Whenever Joseph Moya travels around Duluth, Minnesota, the journey unsettles him. Back in Arizona, where Moya, grew up, he felt he was sometimes in the majority because he is Navajo. But in Duluth where a local foster family took him in four years ago, when he was 16, he feels trapped and exposed when he leaves select parts of town. “It’s like Star Wars, it has a dark side and a light side. Depends on what side you want to see it from,” he says as he fills out a job application for Applebees.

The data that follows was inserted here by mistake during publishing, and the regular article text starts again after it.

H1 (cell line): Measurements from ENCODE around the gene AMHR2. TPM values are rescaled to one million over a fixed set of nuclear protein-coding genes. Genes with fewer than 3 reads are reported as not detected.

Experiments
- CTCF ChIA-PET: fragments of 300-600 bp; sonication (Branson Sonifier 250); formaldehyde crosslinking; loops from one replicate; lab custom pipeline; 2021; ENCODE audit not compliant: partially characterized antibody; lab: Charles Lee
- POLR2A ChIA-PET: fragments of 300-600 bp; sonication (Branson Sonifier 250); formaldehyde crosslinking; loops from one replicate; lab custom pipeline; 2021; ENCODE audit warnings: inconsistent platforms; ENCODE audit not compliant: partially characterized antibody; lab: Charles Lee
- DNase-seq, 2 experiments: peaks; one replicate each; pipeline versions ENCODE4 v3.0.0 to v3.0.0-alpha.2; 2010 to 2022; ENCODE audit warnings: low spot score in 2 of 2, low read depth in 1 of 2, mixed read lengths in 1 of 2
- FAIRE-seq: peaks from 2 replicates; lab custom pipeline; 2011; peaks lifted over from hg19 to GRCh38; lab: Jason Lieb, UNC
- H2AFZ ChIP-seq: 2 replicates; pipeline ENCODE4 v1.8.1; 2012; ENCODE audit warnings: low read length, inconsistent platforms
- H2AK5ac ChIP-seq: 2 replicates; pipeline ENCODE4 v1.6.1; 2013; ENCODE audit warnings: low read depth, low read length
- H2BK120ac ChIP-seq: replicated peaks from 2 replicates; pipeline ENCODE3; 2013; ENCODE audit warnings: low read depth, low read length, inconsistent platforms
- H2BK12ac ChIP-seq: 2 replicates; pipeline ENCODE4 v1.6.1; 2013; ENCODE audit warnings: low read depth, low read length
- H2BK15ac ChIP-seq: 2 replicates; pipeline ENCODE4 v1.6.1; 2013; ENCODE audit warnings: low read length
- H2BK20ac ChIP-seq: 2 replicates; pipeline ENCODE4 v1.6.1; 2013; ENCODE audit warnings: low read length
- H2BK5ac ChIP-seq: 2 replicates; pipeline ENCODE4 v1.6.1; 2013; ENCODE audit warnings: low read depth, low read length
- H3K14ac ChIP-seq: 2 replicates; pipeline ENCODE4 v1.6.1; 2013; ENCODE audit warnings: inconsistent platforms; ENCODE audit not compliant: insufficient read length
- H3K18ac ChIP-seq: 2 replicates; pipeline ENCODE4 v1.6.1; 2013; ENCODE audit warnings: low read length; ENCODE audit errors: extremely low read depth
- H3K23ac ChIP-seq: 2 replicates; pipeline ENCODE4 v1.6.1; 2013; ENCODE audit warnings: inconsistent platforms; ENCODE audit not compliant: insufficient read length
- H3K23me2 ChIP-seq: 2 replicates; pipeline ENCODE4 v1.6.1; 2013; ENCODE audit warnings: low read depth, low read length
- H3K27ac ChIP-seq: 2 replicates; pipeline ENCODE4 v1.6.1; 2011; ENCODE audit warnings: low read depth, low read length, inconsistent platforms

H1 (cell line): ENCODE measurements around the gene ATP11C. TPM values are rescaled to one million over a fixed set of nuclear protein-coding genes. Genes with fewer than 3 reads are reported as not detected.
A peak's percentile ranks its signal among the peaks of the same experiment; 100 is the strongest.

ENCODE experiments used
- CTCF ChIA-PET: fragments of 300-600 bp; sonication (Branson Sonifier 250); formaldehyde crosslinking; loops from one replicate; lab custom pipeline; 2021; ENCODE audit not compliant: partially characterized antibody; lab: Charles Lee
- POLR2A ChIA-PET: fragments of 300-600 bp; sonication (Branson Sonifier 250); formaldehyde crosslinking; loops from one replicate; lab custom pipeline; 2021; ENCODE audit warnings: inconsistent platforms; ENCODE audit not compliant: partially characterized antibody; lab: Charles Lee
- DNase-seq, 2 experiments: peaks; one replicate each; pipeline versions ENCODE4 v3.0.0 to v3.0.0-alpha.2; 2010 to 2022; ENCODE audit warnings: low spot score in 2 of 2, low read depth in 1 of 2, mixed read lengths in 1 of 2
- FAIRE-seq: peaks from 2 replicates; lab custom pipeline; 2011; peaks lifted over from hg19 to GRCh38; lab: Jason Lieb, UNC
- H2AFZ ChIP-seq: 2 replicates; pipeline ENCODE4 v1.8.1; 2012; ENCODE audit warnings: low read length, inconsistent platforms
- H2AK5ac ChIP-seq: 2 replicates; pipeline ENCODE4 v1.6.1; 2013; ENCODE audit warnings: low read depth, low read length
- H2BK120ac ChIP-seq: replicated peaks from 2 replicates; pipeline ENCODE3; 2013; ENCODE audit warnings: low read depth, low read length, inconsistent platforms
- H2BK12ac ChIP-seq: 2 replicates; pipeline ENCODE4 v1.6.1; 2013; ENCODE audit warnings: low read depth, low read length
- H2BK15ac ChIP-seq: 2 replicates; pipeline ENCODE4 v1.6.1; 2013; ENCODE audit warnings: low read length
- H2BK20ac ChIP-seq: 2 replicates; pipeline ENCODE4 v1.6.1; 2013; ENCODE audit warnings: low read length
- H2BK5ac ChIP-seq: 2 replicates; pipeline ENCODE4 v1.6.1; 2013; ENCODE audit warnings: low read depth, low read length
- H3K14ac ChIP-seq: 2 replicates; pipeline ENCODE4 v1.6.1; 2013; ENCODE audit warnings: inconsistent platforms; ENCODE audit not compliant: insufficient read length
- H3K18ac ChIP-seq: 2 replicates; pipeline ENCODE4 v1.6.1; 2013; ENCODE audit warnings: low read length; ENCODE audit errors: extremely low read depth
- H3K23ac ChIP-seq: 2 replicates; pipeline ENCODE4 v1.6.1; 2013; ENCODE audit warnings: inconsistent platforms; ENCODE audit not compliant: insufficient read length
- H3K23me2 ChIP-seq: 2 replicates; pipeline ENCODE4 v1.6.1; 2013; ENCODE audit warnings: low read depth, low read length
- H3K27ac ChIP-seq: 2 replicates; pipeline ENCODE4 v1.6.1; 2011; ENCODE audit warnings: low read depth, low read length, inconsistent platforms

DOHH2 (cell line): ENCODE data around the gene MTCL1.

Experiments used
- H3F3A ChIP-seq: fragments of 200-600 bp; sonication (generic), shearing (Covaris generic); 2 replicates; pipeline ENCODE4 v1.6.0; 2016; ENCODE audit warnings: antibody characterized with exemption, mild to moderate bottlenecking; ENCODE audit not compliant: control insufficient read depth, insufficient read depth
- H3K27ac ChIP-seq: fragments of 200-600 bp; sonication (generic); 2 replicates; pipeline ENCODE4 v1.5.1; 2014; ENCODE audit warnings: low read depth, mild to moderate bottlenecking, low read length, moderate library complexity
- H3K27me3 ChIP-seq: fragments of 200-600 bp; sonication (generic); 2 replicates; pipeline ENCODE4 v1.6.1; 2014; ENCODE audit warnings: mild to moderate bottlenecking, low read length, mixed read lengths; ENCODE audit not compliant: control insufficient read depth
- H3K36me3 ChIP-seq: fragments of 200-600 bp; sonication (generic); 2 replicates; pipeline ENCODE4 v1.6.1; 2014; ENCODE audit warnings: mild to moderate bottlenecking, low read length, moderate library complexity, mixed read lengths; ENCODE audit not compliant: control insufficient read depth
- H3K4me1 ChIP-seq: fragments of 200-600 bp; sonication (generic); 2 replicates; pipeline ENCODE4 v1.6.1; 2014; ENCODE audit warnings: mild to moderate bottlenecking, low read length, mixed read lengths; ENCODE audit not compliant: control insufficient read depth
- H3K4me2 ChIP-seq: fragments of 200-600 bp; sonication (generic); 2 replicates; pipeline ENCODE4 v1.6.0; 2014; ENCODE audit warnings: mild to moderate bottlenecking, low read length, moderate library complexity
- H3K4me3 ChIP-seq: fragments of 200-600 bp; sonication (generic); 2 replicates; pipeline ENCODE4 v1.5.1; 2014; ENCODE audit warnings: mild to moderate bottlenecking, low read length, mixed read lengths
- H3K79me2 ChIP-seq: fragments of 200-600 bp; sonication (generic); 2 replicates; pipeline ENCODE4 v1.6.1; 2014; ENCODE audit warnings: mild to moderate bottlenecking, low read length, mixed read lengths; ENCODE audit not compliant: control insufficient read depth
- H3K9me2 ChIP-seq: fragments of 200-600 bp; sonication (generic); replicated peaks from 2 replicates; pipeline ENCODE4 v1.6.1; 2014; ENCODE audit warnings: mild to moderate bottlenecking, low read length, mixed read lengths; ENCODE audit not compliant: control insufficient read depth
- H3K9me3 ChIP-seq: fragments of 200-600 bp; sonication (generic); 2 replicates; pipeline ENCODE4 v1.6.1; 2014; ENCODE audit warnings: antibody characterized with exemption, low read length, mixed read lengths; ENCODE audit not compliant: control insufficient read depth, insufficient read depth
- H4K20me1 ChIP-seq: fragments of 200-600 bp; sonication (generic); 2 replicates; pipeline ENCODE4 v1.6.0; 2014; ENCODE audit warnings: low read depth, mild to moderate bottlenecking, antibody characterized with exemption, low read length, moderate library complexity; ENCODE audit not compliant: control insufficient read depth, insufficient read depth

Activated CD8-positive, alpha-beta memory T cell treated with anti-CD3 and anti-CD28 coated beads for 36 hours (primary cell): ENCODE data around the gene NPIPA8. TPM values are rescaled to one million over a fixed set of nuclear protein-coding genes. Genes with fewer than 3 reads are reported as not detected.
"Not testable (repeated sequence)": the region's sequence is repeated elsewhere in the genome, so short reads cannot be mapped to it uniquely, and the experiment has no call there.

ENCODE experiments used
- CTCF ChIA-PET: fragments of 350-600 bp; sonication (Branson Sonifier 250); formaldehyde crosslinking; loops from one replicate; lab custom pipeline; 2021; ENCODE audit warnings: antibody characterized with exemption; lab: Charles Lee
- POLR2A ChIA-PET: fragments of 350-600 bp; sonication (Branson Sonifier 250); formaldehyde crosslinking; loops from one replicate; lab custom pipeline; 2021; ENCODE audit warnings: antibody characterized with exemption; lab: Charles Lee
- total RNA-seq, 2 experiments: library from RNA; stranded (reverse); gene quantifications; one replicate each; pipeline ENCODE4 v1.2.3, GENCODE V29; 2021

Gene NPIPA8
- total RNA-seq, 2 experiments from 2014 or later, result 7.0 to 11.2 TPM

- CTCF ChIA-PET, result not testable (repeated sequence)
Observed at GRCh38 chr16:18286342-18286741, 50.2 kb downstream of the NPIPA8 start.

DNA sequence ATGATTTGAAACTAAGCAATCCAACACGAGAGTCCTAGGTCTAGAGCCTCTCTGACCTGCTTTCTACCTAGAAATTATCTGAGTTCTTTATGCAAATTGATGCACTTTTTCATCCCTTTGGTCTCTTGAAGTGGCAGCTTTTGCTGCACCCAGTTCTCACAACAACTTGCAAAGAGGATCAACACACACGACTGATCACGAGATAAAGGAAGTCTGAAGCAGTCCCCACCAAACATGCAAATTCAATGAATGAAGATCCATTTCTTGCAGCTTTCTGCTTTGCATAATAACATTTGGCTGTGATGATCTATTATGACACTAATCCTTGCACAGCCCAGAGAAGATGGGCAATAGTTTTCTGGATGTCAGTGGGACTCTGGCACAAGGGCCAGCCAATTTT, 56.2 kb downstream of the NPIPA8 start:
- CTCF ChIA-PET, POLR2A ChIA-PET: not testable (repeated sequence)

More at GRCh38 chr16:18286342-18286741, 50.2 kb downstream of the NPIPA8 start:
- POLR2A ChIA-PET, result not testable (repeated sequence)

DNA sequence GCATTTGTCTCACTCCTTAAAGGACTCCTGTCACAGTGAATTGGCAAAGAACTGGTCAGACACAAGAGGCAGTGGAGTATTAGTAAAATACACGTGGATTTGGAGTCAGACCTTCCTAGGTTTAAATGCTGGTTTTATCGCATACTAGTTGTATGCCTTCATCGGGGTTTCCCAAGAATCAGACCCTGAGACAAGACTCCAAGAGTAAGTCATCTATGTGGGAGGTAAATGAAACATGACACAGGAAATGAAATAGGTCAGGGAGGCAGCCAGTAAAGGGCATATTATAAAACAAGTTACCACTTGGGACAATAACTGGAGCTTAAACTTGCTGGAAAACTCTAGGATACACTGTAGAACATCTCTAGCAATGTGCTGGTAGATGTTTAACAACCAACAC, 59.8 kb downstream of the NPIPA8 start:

Moya describes Duluth’s lighter side as an upbeat place that draws tourism attracted by the city’s naturally beautiful perch above the lake. But he’s more used to the darker side. Since he moved to town he says he’s felt watched constantly by local police, business owners, and citizens when he enters the light side. “Stop following us in stores and stuff, dude. Stop calling us racist names. I didn’t come up to you and say, what’s up white trash…why would I do that, it’s disrespectful and hurtful.”